What distinguishes the historical view from the legal?

Dommann: We are not primarily interested in the question of right or wrong, but in social constellations, how attitudes and values change over time. But we’re also interested in the persistence of structures and mentalities.

The Bishops’ Conference set up a commission as long ago as 2002 to deal with sexual assaults in the ecclesiastical environment. The secretary at the time was the current Bishop of Chur, Joseph Bonnemain, who is considered a driving force in dealing with the abuse cases. Why did it take so long for the Catholic Church in Switzerland to bring itself to undergo an external reappraisal?
Meier: The first task of these church bodies was prevention. The intention was to prevent further abuses, and bodies were created to which victims of abuse could turn.

Dommann: The appointment of Joseph Bonnemain as Bishop of Chur also changed the balance of power within the Bishops’ Conference. This was probably a tipping moment that helped the movement that advocates scientific research within the Catholic Church to achieve a breakthrough. Furthermore, large-scale studies from Germany and France document hundreds of thousands of cases of abuse. This has increased the pressure to launch a scientific investigation into this topic in Switzerland as well.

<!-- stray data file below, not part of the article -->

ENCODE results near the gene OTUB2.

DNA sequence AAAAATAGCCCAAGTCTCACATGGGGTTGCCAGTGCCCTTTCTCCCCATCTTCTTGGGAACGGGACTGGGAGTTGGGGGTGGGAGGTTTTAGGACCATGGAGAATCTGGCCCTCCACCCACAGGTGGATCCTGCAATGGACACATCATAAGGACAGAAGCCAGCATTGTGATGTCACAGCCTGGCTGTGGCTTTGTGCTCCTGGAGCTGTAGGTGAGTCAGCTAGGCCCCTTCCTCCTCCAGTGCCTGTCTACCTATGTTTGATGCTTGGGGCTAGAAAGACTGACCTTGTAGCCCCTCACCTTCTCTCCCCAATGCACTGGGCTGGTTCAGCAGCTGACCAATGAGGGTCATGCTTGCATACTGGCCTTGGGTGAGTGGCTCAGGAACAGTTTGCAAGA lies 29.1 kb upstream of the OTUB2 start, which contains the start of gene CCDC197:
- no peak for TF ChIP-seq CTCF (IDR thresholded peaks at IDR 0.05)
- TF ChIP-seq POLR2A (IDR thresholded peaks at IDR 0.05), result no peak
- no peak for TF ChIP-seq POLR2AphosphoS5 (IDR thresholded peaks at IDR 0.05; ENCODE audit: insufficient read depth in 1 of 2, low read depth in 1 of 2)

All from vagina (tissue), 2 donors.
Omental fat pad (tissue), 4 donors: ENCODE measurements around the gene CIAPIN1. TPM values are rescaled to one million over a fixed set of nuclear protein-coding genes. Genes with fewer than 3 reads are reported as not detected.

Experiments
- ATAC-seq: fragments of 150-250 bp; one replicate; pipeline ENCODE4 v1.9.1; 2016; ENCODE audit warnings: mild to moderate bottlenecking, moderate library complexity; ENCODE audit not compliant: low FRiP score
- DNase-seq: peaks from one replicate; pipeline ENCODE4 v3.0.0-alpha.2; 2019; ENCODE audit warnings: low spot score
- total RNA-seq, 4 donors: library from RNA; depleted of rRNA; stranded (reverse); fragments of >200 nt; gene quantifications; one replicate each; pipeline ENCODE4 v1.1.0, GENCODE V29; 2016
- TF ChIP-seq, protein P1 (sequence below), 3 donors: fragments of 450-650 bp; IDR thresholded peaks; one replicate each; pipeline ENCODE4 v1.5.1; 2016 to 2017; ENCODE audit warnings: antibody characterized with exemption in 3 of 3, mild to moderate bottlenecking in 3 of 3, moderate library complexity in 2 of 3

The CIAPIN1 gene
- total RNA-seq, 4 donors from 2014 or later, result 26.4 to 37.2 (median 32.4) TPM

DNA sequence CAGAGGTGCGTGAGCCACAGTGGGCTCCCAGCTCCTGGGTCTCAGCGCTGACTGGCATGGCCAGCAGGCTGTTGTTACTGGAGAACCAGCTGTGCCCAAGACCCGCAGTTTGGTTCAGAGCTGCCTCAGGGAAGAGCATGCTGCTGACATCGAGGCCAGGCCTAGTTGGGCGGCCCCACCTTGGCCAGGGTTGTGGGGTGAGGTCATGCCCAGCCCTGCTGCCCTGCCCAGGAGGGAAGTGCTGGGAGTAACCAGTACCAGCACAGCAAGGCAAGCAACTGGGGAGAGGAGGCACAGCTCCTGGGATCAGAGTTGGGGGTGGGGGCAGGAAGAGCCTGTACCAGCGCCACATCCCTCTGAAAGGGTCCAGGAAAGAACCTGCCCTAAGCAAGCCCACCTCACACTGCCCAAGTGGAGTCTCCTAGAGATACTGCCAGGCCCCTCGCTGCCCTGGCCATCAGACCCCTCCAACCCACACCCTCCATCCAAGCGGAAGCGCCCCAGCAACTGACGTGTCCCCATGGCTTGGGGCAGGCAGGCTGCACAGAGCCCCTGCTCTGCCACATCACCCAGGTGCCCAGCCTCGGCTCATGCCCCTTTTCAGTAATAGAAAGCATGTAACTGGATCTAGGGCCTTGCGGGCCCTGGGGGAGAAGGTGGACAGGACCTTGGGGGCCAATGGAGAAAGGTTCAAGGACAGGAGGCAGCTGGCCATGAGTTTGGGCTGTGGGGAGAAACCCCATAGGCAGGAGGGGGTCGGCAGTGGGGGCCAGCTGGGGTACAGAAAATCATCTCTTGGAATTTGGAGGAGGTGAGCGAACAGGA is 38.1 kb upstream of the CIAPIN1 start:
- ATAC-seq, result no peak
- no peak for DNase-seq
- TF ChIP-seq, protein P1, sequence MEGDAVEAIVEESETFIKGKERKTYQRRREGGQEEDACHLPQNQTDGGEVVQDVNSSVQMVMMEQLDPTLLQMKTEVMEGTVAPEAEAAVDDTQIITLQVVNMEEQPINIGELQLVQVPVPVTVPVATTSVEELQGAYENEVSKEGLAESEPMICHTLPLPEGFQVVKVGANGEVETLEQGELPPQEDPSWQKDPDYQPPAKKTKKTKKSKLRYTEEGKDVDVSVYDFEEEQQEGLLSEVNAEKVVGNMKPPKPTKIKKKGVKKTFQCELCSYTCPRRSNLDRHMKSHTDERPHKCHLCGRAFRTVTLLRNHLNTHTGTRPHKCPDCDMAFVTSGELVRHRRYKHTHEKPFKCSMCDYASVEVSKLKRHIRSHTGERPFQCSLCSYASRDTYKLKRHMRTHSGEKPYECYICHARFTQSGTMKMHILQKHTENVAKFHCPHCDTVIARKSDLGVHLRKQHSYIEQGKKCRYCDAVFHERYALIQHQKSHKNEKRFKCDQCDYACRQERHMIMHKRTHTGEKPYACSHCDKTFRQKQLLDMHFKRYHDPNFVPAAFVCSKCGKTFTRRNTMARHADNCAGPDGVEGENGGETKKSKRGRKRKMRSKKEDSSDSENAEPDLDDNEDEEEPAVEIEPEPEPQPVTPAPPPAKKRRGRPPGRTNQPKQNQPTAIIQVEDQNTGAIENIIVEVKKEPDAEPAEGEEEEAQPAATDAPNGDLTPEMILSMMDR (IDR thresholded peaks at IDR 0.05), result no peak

How do you intend to shed light on this?

Meier: On the one hand, we have access to the archives of the church, including the secret archives of the dioceses, where the church’s internal penal files are kept. On the other, several people have contacted us who have experienced abuse or know people who have experienced sexualized violence. And we will be working with victims’ organizations to contact those affected. This will allow us to match the statements of these individuals with those recorded in the written sources. It will be interesting to see what is documented and how, and where gaps can be identified. In addition, there are also files in the state archives, for example, of cases that were investigated by the public prosecutor’s office and came before secular courts.